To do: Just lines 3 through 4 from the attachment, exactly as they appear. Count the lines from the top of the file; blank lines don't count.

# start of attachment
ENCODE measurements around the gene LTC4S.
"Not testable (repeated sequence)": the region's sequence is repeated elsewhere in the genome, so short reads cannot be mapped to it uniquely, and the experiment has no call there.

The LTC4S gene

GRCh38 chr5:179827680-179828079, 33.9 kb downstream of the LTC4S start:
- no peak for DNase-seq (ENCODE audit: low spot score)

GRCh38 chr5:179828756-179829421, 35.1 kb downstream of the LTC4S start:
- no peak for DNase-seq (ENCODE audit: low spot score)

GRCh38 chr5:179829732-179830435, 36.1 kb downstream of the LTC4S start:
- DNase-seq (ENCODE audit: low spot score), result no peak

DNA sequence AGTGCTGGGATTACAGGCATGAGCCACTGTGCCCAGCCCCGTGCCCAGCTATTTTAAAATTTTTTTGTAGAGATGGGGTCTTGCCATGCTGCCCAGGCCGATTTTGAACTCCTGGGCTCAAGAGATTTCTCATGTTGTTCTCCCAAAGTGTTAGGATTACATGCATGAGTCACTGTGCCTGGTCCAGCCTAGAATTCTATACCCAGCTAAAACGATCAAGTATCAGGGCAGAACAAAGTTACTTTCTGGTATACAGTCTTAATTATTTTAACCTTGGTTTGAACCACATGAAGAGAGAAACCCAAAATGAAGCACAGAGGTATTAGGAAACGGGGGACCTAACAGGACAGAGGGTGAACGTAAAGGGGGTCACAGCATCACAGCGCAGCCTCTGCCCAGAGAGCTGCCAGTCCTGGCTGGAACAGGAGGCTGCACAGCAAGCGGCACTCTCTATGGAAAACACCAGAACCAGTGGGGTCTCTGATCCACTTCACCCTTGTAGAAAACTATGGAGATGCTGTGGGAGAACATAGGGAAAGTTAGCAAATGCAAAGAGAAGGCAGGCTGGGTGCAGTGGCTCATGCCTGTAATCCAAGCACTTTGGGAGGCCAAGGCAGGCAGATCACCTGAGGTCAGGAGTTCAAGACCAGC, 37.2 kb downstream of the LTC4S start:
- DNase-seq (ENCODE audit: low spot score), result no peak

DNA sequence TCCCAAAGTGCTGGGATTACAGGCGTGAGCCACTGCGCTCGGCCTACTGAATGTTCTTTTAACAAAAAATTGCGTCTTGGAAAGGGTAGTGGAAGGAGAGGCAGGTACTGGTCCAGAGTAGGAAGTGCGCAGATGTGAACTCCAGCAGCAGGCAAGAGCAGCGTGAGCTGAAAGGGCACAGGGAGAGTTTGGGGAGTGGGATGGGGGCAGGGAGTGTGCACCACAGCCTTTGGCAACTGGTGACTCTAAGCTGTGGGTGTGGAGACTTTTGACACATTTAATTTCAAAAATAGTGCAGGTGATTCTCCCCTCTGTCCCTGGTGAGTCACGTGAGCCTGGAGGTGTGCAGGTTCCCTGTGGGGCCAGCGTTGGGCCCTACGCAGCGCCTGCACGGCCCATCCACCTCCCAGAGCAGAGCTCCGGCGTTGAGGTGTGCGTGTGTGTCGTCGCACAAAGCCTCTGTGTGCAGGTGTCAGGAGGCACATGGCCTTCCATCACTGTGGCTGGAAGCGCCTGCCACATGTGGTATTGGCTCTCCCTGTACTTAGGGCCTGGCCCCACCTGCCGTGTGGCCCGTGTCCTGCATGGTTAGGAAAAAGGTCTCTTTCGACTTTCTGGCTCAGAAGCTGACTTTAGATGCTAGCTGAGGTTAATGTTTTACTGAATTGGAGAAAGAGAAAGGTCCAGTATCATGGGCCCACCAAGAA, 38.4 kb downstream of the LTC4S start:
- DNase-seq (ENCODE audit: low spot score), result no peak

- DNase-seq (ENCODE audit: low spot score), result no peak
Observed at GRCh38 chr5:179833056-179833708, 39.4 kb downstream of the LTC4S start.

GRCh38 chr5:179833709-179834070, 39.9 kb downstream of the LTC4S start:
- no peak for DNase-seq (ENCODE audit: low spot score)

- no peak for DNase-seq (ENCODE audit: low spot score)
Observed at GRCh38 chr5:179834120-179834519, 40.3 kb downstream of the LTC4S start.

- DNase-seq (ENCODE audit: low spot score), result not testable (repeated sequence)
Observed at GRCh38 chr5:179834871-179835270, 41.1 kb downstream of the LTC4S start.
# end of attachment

The LTC4S gene

GRCh38 chr5:179827680-179828079, 33.9 kb downstream of the LTC4S start: